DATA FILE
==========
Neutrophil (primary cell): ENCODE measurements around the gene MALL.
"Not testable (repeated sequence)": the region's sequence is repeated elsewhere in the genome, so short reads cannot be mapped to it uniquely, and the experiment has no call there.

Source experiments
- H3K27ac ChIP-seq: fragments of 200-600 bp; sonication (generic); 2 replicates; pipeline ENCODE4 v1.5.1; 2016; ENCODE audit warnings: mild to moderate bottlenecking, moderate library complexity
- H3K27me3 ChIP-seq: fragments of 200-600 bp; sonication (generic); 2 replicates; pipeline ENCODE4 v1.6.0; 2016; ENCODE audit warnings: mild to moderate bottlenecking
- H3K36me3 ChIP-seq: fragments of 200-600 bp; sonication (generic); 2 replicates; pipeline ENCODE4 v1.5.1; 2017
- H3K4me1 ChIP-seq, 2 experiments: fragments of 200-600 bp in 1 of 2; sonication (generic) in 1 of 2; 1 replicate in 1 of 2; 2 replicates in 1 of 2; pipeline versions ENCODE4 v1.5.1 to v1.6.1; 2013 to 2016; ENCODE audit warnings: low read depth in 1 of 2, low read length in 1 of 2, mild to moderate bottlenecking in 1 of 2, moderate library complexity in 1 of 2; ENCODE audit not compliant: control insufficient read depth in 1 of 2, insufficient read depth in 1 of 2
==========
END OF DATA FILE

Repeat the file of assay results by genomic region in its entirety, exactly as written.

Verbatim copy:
Neutrophil (primary cell): ENCODE measurements around the gene MALL.
"Not testable (repeated sequence)": the region's sequence is repeated elsewhere in the genome, so short reads cannot be mapped to it uniquely, and the experiment has no call there.

Source experiments
- H3K27ac ChIP-seq: fragments of 200-600 bp; sonication (generic); 2 replicates; pipeline ENCODE4 v1.5.1; 2016; ENCODE audit warnings: mild to moderate bottlenecking, moderate library complexity
- H3K27me3 ChIP-seq: fragments of 200-600 bp; sonication (generic); 2 replicates; pipeline ENCODE4 v1.6.0; 2016; ENCODE audit warnings: mild to moderate bottlenecking
- H3K36me3 ChIP-seq: fragments of 200-600 bp; sonication (generic); 2 replicates; pipeline ENCODE4 v1.5.1; 2017
- H3K4me1 ChIP-seq, 2 experiments: fragments of 200-600 bp in 1 of 2; sonication (generic) in 1 of 2; 1 replicate in 1 of 2; 2 replicates in 1 of 2; pipeline versions ENCODE4 v1.5.1 to v1.6.1; 2013 to 2016; ENCODE audit warnings: low read depth in 1 of 2, low read length in 1 of 2, mild to moderate bottlenecking in 1 of 2, moderate library complexity in 1 of 2; ENCODE audit not compliant: control insufficient read depth in 1 of 2, insufficient read depth in 1 of 2